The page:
In 1998, Zubrin founded the Mars Society, and in the following years, was able to attract large amounts of public interest to potential human colonisation on Mars. The work of the Mars Society was successful enough as to encourage the US Government to not cut funding for several Mars rover missions.

Pioneer Energy

In 2008, Zubrin founded Pioneer Energy, a research and development firm headquartered in Lakewood, Colorado. The company's focus is to develop mobile Enhanced Oil Recovery (EOR) systems that can enable CO2-based EOR for both small and large oil producers in the United States. The company has also developed a number of new processes for manufacturing synthetic fuels.[11]

Zubrin also formed Pioneer Astronautics (formerly Pioneer Invention) in 1996, a small, hands-on R&D company committed to developing innovative technologies to further space exploration and improve life on earth.[12] The company relied primarily on small business research contracts and tackled a large variety of space-relevant problems. [13] In April 2023, the company was the subject of an OSHA investigation and received multiple serious safety citations; Zubrin was ultimately terminated from the company due to misconduct related to the investigation.[14]

He continues to be involved with the Mars Society and is deeply invested in pro-Ukraine activism. [15]

The ethics of terraforming

Main article: Ethics of terraforming

Dr. Zubrin is known as an advocate of a moderately anthropocentric position in the ethics of terraforming. Discussions of the ethics of terraforming often[citation needed] make reference to a series of public debates Zubrin has held with his friend Christopher McKay, who advocates a moderately biocentric position on the ethics of terraforming. For example, a written account of some of these debates is available in On to Mars: Colonizing a New World, as a joint article, "Do indigenous Martian bacteria have precedence over human exploration?" (pp. 177–182)

Cultural references

An aged Robert Zubrin also appears as a background character in The Martian Race (1999) by Gregory Benford, a science fiction novel depicting early human explorers on Mars in the very near future. Benford, who is also an astrophysicist, is a longtime member of both the board of directors and the steering committee of the Mars Society.[citation needed]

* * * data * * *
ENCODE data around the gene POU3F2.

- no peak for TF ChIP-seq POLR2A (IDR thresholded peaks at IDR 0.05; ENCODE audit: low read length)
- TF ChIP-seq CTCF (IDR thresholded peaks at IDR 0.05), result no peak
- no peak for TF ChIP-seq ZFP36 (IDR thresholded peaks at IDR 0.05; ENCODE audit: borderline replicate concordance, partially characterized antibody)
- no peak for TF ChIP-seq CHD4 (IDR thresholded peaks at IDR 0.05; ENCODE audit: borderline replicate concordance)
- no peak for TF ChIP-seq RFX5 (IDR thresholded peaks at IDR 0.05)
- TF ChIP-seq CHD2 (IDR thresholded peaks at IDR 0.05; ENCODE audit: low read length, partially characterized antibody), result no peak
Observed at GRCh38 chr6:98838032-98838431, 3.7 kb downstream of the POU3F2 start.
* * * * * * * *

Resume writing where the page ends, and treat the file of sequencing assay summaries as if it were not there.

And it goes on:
In Martin Burckhardt's science fiction novel Score, the Mars Expedition Astronauts send 90-year-old Robert Zubrin a video reply thanking him for his work over the years after receiving a congratulatory one from him for their successful landing on Mars.[p. 227]

Zubrin was featured in a 2007 CBC News documentary special, The Passionate Eye, titled "The Mars Underground".[16]

The songwriter and musician Frank Black (alias Black Francis of the Pixies) penned an homage to Zubrin, "Robert Onion", on the album Dog in the Sand. The lyrics are in the form of an acrostic, spelling "Robert The Case for Mars Zubrin".[17]

In 2010 Robert Zubrin was featured in the Symphony of Science video "The Case for Mars" along with Carl Sagan, Brian Cox, and Penelope Boston.[18]

The fictional character Dr. Zachary Walzer in the 2010–2011 independent VODO series Pioneer One was inspired by Zubrin.[citation needed]

In 2016, Zubrin was one of several scientists and engineers interviewed in the National Geographic miniseries Mars.


This list is incomplete; you can help by adding missing items. (August 2022)